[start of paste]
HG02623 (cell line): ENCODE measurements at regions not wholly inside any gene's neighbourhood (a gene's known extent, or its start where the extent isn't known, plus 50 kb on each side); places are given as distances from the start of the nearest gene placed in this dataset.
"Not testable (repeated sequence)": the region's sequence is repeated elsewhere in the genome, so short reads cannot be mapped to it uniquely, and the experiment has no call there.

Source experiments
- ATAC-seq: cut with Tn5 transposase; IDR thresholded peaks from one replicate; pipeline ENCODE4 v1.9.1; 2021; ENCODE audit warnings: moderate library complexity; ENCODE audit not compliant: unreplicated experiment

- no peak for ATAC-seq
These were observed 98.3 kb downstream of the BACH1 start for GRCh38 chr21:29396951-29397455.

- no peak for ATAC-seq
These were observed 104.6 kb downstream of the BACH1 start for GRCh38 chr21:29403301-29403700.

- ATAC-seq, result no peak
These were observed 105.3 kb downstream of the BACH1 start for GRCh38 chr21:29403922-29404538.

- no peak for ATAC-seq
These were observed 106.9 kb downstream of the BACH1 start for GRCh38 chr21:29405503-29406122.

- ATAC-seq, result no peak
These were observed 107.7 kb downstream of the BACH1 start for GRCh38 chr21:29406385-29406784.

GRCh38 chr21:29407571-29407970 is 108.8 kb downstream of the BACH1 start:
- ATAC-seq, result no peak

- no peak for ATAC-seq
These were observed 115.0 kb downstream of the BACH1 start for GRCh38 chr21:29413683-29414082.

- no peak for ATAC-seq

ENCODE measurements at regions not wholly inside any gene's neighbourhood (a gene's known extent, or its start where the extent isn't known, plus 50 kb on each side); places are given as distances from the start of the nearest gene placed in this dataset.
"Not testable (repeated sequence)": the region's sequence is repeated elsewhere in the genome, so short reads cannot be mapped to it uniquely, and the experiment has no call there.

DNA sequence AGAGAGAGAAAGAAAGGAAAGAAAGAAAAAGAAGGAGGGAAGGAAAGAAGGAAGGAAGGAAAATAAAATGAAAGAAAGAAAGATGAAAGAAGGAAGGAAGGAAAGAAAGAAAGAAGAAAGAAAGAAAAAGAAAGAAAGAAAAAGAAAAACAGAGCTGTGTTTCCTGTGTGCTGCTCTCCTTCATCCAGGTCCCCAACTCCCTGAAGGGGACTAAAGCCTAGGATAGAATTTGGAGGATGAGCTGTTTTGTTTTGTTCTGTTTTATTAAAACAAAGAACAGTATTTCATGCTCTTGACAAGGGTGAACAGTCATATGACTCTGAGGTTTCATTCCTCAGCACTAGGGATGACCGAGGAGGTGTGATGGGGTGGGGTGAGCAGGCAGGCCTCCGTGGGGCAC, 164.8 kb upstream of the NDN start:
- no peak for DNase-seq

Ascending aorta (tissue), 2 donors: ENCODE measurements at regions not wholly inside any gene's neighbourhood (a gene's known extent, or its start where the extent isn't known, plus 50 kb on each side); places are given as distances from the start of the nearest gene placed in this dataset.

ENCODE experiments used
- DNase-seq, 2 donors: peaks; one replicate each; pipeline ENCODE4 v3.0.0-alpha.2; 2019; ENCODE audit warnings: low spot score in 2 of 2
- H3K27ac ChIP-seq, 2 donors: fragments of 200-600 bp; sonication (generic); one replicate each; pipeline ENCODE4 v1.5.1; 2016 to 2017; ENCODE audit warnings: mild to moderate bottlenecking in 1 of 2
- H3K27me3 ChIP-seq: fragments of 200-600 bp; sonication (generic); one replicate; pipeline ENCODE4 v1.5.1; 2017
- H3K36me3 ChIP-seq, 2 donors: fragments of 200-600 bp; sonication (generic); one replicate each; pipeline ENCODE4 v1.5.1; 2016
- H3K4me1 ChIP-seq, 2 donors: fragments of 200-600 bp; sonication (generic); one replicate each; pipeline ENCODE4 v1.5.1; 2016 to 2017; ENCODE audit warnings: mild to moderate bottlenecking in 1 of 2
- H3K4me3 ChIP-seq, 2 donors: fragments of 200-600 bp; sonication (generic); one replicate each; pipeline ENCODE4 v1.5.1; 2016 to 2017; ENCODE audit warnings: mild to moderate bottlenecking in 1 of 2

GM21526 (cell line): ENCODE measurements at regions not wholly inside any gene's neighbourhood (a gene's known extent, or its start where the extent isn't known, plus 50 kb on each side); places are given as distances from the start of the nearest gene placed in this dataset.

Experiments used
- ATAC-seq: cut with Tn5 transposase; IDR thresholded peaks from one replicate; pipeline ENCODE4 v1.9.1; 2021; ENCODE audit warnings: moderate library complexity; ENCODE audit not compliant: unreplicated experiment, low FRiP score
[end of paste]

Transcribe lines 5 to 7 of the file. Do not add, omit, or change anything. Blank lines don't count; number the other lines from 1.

- no peak for ATAC-seq
These were observed 98.3 kb downstream of the BACH1 start for GRCh38 chr21:29396951-29397455.

- no peak for ATAC-seq